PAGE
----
From 1693 to 1735 (43 years) 288.

1736 -- 1745 (10 years) 20.
1746 -- 1766 (21 years) 28.

And I have been well informed, that in the eight years preceding my visit in 1783, only five criminals were executed; two of them were beheaded, one broke on the wheel, and two hanged.


In the prison at LEEUWARDEN several were confined for petty offences; but there has been no execution for fourteen years past.


At UTRECHT, in 1776, no prisoners in the Stadt-house; in 1778, no debtors, and only one criininal, and his offence not capital : in 1781, no debtors; and out five offenders, two of whom were to be confined to bread and water; and in June 1783, only three prisoners. There has not been an execution for the city or province these twenty years.


The execrable practice of torturing prisoners is here used, in a cellar where the horrid engine is kept. The time for it is, as in other countries, about two o'clock in the morning. A criminal suffered the Osnabrug torture twice about two years ago; the last time, at putting to him the third question (the executioner having torn off the hair from his head, breast, &c.) he confessed, and was executed. On such occasions a counsellor and secretary attend, with a doctor and surgeon, an Osnabrug executioner, and sometimes the gaoler. If the criminal faints, strong salts are here applied to him, and not vinegar, as in some other places.

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At AUGSBURG, the prison is on the side of a hill, at the back of the town house. It consists of many cachots or small rooms, on three different floors. There is one for examination, and two for the engines of torture. There are also two dark dungeons for such as have been convicted of witchcraft: but they are in a very ruinous condition, and scem to have been a long time without inhabitants. The condemned are brought three days before their execution into two light rooms, which open into a Roman catholic chapel ; where, however, if a prisoner be a Protestant, a Lutheran minister is permitted to attend him.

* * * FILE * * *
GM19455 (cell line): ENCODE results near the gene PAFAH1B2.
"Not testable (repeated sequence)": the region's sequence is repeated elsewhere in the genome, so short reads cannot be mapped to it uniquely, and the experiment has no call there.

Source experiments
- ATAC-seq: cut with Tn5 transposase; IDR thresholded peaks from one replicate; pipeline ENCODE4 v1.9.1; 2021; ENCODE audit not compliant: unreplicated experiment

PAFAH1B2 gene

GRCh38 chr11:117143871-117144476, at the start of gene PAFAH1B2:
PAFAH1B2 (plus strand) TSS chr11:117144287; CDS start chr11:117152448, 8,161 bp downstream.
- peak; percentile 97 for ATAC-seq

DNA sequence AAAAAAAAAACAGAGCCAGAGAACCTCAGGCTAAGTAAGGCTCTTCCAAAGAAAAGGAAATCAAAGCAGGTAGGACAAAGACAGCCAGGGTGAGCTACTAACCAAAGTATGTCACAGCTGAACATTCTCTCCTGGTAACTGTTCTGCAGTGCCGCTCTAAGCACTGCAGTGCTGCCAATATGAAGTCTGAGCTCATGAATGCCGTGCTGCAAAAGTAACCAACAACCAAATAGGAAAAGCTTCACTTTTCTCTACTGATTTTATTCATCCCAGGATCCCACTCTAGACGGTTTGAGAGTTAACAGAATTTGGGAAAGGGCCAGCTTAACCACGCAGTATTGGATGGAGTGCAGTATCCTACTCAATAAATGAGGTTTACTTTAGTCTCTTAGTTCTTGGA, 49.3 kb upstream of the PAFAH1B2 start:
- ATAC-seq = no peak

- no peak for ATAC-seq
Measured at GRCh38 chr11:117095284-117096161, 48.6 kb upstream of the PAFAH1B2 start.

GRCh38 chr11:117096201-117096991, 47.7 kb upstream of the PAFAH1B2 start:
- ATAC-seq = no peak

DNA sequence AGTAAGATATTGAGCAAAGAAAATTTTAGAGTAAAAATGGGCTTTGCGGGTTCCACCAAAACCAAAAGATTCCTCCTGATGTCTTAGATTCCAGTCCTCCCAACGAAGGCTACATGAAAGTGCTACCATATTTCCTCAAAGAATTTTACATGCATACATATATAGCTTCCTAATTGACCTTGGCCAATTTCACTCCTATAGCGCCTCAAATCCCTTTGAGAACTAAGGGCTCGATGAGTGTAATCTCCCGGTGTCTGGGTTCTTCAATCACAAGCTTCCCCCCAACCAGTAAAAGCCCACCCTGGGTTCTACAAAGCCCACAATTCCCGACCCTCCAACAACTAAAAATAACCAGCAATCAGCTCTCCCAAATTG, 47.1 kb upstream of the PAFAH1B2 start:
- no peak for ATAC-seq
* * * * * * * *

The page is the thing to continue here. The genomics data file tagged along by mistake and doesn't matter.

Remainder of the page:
At Munich or Munchen, there are two prisons for criminals. One, in the town-house, had in it six men and two women prisoners *. In a dark damp dungeon down seventeen steps, were the instruments of torture.

The other, La Prison de la Cour, consisted of about fifteen cells, twelve feet by seven, and a black torture room. In this room there is a table covered with black cloth and fringe. Six chairs for the magistrates and secretaries, covered also with black cloth, are elevated two steps above the floor, and painted black. Various engines of torture, some of which are stained with blood, hang round the room. When the criminals suffer, the candles are lighted ; for the windows are shut close, to prevent their cries being heard abroad.

* Once a year, viz. on All-saints day, any persons are permitted to enter and see the prison. There is a custom similar to this in Holland, at the fair time.

Two crucifixes are presented to the view of the unhappy objects. But it is too shocking to relate their different modes of cruelty. Even women are not spared *.


The tower, or prison for capital offences, is over one of the gates. It consists of three rooms, but none of them had been occupied for a considerable time. There had been no execution for fourteen years.


At the entrance of many towns in DENMARK, a whippingpost stands conspicuous; on the top of which the figure of a man is placeil, with a sword by his side, and a whip in his right hand t. Gibbets and wheels are also placed on emi.

* This room seems much like the torture-room in Spain, described in Limborch's llistory of the Inquisition, translated by Chandler, vol. II. page 221, 4tó. edit. “ It was a large under. ground room, arched, and the walls covered with black hangings. The candlesticks were fastened to the wall, and the whole room enlightened with candles placed in them.-The inquisitor and notary sat at a table, so that the place seemed as the very mansion of death, cvery thing appearing so terrible and awful.”